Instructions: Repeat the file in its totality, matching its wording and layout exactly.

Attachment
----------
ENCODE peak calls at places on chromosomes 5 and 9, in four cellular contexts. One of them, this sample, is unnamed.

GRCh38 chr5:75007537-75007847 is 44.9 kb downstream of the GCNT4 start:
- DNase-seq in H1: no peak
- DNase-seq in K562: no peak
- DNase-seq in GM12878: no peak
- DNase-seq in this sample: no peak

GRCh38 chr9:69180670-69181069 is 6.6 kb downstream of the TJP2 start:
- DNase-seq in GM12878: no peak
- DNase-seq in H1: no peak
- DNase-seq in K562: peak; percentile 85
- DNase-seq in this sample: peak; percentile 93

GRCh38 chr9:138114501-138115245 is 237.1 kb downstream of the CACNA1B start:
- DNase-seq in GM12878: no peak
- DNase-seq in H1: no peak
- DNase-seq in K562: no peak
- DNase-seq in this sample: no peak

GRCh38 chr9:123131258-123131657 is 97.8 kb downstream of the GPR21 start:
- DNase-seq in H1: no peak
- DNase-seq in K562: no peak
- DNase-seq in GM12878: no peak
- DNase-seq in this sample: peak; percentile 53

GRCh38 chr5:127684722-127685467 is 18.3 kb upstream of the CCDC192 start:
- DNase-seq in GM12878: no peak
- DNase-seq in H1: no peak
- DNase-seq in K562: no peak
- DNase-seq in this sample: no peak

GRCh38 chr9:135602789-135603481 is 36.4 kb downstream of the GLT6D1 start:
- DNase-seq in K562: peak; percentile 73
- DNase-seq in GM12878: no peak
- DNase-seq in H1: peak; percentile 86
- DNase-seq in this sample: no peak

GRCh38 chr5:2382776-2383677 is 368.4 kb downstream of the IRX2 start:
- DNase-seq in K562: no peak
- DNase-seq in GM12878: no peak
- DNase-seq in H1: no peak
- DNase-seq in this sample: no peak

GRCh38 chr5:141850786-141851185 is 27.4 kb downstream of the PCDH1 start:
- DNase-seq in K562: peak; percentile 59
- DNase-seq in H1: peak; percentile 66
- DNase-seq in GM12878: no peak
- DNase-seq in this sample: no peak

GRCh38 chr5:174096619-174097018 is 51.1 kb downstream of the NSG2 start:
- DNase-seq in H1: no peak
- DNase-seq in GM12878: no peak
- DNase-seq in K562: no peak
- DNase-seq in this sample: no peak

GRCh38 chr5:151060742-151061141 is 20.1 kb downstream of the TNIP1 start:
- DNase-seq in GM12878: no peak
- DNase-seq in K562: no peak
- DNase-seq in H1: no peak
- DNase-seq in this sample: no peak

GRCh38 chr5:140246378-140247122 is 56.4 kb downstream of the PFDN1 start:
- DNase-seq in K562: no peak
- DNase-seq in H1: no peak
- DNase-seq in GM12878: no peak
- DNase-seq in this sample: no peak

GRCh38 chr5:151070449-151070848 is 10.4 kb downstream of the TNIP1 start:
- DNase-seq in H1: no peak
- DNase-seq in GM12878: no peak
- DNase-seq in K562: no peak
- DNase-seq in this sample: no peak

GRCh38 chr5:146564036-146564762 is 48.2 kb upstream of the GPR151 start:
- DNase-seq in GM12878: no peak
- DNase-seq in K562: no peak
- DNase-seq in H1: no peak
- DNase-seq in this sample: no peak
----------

ENCODE peak calls at places on chromosomes 5 and 9, in four cellular contexts. One of them, this sample, is unnamed.

GRCh38 chr5:75007537-75007847 is 44.9 kb downstream of the GCNT4 start:
- DNase-seq in H1: no peak
- DNase-seq in K562: no peak
- DNase-seq in GM12878: no peak
- DNase-seq in this sample: no peak

GRCh38 chr9:69180670-69181069 is 6.6 kb downstream of the TJP2 start:
- DNase-seq in GM12878: no peak
- DNase-seq in H1: no peak
- DNase-seq in K562: peak; percentile 85
- DNase-seq in this sample: peak; percentile 93

GRCh38 chr9:138114501-138115245 is 237.1 kb downstream of the CACNA1B start:
- DNase-seq in GM12878: no peak
- DNase-seq in H1: no peak
- DNase-seq in K562: no peak
- DNase-seq in this sample: no peak

GRCh38 chr9:123131258-123131657 is 97.8 kb downstream of the GPR21 start:
- DNase-seq in H1: no peak
- DNase-seq in K562: no peak
- DNase-seq in GM12878: no peak
- DNase-seq in this sample: peak; percentile 53

GRCh38 chr5:127684722-127685467 is 18.3 kb upstream of the CCDC192 start:
- DNase-seq in GM12878: no peak
- DNase-seq in H1: no peak
- DNase-seq in K562: no peak
- DNase-seq in this sample: no peak

GRCh38 chr9:135602789-135603481 is 36.4 kb downstream of the GLT6D1 start:
- DNase-seq in K562: peak; percentile 73
- DNase-seq in GM12878: no peak
- DNase-seq in H1: peak; percentile 86
- DNase-seq in this sample: no peak

GRCh38 chr5:2382776-2383677 is 368.4 kb downstream of the IRX2 start:
- DNase-seq in K562: no peak
- DNase-seq in GM12878: no peak
- DNase-seq in H1: no peak
- DNase-seq in this sample: no peak

GRCh38 chr5:141850786-141851185 is 27.4 kb downstream of the PCDH1 start:
- DNase-seq in K562: peak; percentile 59
- DNase-seq in H1: peak; percentile 66
- DNase-seq in GM12878: no peak
- DNase-seq in this sample: no peak

GRCh38 chr5:174096619-174097018 is 51.1 kb downstream of the NSG2 start:
- DNase-seq in H1: no peak
- DNase-seq in GM12878: no peak
- DNase-seq in K562: no peak
- DNase-seq in this sample: no peak

GRCh38 chr5:151060742-151061141 is 20.1 kb downstream of the TNIP1 start:
- DNase-seq in GM12878: no peak
- DNase-seq in K562: no peak
- DNase-seq in H1: no peak
- DNase-seq in this sample: no peak

GRCh38 chr5:140246378-140247122 is 56.4 kb downstream of the PFDN1 start:
- DNase-seq in K562: no peak
- DNase-seq in H1: no peak
- DNase-seq in GM12878: no peak
- DNase-seq in this sample: no peak

GRCh38 chr5:151070449-151070848 is 10.4 kb downstream of the TNIP1 start:
- DNase-seq in H1: no peak
- DNase-seq in GM12878: no peak
- DNase-seq in K562: no peak
- DNase-seq in this sample: no peak

GRCh38 chr5:146564036-146564762 is 48.2 kb upstream of the GPR151 start:
- DNase-seq in GM12878: no peak
- DNase-seq in K562: no peak
- DNase-seq in H1: no peak
- DNase-seq in this sample: no peak